National Lampoon’s Vacation is a good test case for how the American summer may have evolved. At a time when most Americans still couldn’t afford to fly (certainly not a family of four) Clark Griswold seems determined to relive the great American road trip of the ‘50s and be a good dad by taking his family to a theme park. I think as more and more leisure options have appeared (Walt Disney World, for instance) there has been more and more pressure on families to make a bigger deal out of the summer. 

Jaws is both a quintessential summer movie and the original summer blockbuster.  What do you think accounts for the film’s staying power?

Malahy: I think the raw power Jaws has on audiences today is the same that it had in 1975 – it makes people terrified of the water. Rational or not, the fear of sharks is something that Spielberg exploited so effectively that the film will surely continue to be a cultural reference point for years (as long as there are sharks, there will be a fear of sharks).

Of course, it’s also a perfectly structured thriller movie with great characters; the Jaws sequels are fun (I have a fondness for the silly Jaws 3-D, set in Sea World), but the reason they haven’t aged as well is that the storytelling prowess just isn’t quite up to that of the original.

Many genres are covered in the book, but there are no action films.  Is there an action film that would fit your definition of a summer movie?

Malahy: That’s an interesting point – I suspect it’s because most traditional action movies don’t speak to more universal summer experiences. In fact, it’s usually the opposite – action movies are about fairly extraordinary events (and extraordinary people). There are some giant summer-set films that just didn’t make sense in the book – like Saving Private Ryan, for instance. I think a movie like Independence Day falls into this category too; it doesn’t really have much to do with what people normally experience on the 4th of July.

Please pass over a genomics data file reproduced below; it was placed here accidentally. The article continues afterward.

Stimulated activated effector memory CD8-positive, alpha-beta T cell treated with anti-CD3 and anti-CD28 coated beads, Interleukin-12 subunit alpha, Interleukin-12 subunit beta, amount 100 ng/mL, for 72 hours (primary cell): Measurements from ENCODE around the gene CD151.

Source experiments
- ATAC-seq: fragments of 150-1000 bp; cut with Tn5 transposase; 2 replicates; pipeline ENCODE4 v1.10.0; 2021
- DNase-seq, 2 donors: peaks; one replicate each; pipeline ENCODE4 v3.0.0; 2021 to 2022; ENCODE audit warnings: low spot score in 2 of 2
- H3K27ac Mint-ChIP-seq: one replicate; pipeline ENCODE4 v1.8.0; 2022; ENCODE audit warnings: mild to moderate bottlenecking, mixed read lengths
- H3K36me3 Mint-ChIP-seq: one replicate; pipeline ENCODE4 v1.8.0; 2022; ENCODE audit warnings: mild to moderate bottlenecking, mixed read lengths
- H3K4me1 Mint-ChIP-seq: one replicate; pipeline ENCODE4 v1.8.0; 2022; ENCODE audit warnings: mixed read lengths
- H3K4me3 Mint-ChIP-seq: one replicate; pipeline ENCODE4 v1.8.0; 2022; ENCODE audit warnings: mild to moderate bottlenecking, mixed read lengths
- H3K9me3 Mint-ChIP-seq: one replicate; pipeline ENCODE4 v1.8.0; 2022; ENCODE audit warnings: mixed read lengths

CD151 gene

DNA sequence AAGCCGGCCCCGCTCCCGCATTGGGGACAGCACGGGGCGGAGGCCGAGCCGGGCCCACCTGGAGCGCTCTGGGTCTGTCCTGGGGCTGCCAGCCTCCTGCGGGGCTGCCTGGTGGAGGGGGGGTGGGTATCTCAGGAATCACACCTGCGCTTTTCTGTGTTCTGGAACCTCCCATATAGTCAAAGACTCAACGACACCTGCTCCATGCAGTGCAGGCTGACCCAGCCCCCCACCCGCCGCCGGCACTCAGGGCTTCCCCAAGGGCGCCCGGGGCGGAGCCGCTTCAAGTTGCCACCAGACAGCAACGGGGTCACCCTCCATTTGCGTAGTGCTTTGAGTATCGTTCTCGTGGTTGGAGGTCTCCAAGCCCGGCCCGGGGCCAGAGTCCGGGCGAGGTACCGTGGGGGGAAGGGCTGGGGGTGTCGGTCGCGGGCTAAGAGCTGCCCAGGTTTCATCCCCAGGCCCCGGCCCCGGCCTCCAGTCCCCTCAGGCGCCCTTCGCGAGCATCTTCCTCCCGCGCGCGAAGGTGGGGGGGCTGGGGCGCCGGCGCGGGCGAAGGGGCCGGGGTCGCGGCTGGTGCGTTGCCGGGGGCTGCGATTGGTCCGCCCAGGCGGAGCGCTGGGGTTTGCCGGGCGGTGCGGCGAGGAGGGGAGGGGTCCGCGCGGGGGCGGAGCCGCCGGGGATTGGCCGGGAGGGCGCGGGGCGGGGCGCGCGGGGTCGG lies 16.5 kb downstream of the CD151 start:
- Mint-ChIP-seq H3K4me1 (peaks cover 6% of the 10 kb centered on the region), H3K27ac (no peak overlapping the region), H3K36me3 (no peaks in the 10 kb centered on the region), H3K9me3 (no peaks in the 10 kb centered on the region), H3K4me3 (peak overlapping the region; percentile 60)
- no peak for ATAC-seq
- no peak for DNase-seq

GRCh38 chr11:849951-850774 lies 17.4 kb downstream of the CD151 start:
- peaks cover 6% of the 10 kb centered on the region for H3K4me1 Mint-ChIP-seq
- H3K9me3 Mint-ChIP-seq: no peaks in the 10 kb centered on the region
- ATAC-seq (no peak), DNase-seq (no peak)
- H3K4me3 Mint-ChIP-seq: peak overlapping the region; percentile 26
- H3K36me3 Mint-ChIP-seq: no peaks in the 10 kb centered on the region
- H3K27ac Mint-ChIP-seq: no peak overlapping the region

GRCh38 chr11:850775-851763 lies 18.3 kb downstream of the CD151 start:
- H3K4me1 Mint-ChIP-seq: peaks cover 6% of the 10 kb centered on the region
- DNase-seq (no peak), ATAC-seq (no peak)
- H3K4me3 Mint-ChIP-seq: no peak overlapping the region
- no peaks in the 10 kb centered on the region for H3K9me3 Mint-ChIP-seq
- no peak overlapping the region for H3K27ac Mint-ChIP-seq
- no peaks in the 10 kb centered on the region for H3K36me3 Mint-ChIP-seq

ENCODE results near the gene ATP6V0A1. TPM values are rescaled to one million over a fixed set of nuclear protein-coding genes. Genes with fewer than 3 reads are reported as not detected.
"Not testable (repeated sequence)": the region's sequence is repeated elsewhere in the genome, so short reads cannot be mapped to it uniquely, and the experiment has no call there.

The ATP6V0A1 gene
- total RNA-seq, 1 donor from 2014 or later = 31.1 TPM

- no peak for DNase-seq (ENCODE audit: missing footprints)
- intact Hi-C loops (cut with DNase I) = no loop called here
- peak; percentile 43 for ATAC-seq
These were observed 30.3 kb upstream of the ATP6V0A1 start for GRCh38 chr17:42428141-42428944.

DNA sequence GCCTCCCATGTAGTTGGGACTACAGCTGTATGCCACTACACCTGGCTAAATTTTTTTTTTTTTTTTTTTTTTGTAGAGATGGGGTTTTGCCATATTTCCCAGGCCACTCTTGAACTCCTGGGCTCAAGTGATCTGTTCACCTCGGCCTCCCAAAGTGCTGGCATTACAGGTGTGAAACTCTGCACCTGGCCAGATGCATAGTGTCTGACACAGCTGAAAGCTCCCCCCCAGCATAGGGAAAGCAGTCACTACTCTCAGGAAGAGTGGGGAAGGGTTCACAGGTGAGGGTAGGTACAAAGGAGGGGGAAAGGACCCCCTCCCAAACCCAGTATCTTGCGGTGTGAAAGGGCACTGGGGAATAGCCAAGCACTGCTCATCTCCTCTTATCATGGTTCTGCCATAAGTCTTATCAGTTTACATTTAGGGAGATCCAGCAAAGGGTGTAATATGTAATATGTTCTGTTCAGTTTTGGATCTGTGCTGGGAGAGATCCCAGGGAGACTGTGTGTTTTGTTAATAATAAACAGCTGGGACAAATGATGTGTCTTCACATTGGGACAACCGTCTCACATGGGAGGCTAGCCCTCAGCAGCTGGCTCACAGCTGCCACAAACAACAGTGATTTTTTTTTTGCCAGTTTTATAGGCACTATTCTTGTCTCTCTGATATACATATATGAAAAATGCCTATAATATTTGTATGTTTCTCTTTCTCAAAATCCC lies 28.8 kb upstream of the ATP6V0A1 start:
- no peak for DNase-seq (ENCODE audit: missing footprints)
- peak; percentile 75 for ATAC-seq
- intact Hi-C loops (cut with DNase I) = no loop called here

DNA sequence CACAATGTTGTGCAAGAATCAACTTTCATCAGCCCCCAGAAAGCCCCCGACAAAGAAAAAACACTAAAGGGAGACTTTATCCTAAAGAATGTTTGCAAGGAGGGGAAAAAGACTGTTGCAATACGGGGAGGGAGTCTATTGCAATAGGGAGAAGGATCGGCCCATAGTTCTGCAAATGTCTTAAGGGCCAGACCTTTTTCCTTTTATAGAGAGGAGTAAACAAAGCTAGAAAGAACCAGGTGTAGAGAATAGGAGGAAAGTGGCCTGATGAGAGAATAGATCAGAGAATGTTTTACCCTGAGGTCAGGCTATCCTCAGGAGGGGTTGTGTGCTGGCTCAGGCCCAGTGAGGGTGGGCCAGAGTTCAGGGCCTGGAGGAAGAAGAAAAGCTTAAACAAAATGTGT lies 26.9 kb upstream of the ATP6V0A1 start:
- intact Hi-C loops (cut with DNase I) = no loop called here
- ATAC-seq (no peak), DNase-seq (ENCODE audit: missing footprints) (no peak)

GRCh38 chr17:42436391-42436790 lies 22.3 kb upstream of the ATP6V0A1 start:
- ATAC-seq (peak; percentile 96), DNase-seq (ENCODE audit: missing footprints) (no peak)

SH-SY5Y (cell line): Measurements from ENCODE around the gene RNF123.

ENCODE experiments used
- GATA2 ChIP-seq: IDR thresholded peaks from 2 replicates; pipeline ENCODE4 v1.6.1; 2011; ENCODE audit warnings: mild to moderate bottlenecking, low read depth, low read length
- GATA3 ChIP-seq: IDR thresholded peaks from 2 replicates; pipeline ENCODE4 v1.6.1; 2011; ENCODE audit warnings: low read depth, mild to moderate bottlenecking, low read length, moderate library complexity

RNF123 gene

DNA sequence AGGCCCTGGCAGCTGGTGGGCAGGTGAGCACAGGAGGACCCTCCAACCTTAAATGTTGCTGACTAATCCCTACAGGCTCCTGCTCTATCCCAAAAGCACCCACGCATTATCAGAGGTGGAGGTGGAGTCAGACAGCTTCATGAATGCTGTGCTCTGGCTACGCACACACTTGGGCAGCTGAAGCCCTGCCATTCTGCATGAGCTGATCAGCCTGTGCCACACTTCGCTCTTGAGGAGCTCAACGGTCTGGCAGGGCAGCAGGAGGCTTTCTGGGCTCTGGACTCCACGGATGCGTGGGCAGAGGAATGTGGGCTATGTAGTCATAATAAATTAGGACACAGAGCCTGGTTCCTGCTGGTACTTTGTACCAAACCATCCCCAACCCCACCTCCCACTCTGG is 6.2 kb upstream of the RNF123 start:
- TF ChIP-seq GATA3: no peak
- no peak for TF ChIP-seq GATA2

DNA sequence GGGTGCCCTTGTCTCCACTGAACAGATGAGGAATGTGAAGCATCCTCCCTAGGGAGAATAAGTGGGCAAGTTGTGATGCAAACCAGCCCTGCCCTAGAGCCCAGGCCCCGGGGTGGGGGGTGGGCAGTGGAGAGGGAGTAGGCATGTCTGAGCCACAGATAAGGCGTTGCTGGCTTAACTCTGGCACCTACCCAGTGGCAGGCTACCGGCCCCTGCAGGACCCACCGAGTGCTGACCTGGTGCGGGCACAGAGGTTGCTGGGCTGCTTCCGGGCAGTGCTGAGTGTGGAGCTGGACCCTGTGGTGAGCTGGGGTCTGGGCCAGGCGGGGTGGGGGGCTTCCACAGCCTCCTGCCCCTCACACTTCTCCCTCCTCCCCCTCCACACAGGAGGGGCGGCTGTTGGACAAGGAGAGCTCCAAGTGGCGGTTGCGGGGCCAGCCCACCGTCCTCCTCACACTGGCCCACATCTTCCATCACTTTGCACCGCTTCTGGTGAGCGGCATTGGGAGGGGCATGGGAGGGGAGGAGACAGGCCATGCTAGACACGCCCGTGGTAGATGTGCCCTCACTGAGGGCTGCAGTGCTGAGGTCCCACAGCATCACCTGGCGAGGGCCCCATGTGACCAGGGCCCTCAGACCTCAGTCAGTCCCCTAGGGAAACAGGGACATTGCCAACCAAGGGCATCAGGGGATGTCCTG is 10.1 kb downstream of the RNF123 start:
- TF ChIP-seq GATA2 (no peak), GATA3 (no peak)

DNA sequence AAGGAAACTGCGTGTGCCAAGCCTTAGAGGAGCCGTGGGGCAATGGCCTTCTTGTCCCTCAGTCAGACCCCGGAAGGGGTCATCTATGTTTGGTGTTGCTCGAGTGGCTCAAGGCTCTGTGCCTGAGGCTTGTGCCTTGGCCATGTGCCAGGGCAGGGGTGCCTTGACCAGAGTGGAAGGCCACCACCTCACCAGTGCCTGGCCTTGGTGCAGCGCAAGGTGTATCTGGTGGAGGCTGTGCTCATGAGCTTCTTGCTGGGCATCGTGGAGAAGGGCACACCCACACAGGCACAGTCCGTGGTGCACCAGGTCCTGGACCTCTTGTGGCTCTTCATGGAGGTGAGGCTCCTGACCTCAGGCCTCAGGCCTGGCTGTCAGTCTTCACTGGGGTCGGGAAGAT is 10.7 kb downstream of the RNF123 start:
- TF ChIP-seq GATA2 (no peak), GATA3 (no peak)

One that did jump out at me (so to speak) is Spider-man: Far from Home because it’s about a school summer trip to Europe – another vacation gone awry, this time with superheroes. Another that might work is Jurassic Park, if you’d consider that an action film. One way to view it is, “family visits an island theme park during the kids’ summer break.” And there’s always Speed 2: Cruise Control

You also include a few foreign films in the list.  How does the conception of summer differ overseas in these films?

Malahy: This book is very American-focused, both because it’s the culture and movies that I know best and because the audience I’m writing to is largely American. But I wanted to throw in a few examples of what other countries were doing—particularly if, like Bergman or Tati, they made an impact on Hollywood filmmakers. I also include a few foreign films as ‘double feature’ suggestions, like pairing Summer Stock with the Japanese film Floating Weeds; both are about out-of-town actors and the people that host them. It’s always nice to expand a reader’s horizons.